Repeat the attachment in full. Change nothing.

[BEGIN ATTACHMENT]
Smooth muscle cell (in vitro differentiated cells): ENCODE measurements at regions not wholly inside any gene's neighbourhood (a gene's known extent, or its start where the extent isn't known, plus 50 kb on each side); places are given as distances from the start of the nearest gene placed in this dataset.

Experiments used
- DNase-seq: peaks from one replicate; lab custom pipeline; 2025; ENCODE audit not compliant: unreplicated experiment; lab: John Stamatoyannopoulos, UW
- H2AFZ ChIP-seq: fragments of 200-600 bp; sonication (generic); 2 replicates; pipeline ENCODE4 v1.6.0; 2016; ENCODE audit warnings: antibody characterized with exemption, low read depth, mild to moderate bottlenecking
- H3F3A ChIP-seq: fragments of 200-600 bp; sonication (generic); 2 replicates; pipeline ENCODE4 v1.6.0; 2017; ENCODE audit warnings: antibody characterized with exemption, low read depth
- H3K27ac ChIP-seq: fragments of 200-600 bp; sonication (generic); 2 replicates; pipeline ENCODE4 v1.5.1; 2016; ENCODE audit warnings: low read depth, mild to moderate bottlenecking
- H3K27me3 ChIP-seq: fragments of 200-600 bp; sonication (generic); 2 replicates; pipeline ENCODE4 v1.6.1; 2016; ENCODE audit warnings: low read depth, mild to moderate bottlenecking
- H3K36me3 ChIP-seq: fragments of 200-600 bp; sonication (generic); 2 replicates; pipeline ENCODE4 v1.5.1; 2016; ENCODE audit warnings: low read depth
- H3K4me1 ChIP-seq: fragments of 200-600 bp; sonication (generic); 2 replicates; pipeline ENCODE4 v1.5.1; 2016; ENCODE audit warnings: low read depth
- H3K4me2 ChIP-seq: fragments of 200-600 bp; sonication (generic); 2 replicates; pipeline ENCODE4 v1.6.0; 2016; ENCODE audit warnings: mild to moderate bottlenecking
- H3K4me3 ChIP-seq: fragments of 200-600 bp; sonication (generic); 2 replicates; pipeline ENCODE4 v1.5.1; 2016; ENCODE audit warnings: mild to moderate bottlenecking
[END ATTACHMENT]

Smooth muscle cell (in vitro differentiated cells): ENCODE measurements at regions not wholly inside any gene's neighbourhood (a gene's known extent, or its start where the extent isn't known, plus 50 kb on each side); places are given as distances from the start of the nearest gene placed in this dataset.

Experiments used
- DNase-seq: peaks from one replicate; lab custom pipeline; 2025; ENCODE audit not compliant: unreplicated experiment; lab: John Stamatoyannopoulos, UW
- H2AFZ ChIP-seq: fragments of 200-600 bp; sonication (generic); 2 replicates; pipeline ENCODE4 v1.6.0; 2016; ENCODE audit warnings: antibody characterized with exemption, low read depth, mild to moderate bottlenecking
- H3F3A ChIP-seq: fragments of 200-600 bp; sonication (generic); 2 replicates; pipeline ENCODE4 v1.6.0; 2017; ENCODE audit warnings: antibody characterized with exemption, low read depth
- H3K27ac ChIP-seq: fragments of 200-600 bp; sonication (generic); 2 replicates; pipeline ENCODE4 v1.5.1; 2016; ENCODE audit warnings: low read depth, mild to moderate bottlenecking
- H3K27me3 ChIP-seq: fragments of 200-600 bp; sonication (generic); 2 replicates; pipeline ENCODE4 v1.6.1; 2016; ENCODE audit warnings: low read depth, mild to moderate bottlenecking
- H3K36me3 ChIP-seq: fragments of 200-600 bp; sonication (generic); 2 replicates; pipeline ENCODE4 v1.5.1; 2016; ENCODE audit warnings: low read depth
- H3K4me1 ChIP-seq: fragments of 200-600 bp; sonication (generic); 2 replicates; pipeline ENCODE4 v1.5.1; 2016; ENCODE audit warnings: low read depth
- H3K4me2 ChIP-seq: fragments of 200-600 bp; sonication (generic); 2 replicates; pipeline ENCODE4 v1.6.0; 2016; ENCODE audit warnings: mild to moderate bottlenecking
- H3K4me3 ChIP-seq: fragments of 200-600 bp; sonication (generic); 2 replicates; pipeline ENCODE4 v1.5.1; 2016; ENCODE audit warnings: mild to moderate bottlenecking